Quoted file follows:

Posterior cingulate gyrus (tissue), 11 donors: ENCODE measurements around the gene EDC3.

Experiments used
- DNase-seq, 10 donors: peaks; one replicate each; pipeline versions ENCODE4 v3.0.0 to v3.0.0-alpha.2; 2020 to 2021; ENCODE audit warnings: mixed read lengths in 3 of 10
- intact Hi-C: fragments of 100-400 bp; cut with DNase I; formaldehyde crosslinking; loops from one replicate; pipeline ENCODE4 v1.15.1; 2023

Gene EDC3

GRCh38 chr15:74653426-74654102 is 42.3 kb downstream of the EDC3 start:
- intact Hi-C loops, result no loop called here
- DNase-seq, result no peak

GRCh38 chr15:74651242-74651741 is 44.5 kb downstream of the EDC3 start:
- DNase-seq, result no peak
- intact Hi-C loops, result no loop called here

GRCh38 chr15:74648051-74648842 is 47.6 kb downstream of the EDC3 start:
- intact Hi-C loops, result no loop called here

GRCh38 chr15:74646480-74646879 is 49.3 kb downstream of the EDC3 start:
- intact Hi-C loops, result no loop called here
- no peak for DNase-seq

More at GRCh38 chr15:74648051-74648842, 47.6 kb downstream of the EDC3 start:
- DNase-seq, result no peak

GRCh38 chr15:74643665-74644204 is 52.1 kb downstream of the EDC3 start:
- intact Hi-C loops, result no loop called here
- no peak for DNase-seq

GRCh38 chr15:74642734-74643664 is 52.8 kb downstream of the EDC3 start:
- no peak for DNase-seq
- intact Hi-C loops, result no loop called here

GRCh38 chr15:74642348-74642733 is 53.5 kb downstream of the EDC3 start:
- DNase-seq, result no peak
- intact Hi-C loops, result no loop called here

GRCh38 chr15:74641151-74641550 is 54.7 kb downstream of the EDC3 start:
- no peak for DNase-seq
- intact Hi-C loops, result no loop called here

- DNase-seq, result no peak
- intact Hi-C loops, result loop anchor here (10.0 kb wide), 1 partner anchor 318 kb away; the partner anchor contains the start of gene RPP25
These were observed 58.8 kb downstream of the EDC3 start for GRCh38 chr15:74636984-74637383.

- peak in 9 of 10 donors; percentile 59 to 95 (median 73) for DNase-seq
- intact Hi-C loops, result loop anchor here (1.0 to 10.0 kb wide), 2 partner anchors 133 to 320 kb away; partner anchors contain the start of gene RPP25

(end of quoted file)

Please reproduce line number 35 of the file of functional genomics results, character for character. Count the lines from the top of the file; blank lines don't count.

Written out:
- intact Hi-C loops, result loop anchor here (1.0 to 10.0 kb wide), 2 partner anchors 133 to 320 kb away; partner anchors contain the start of gene RPP25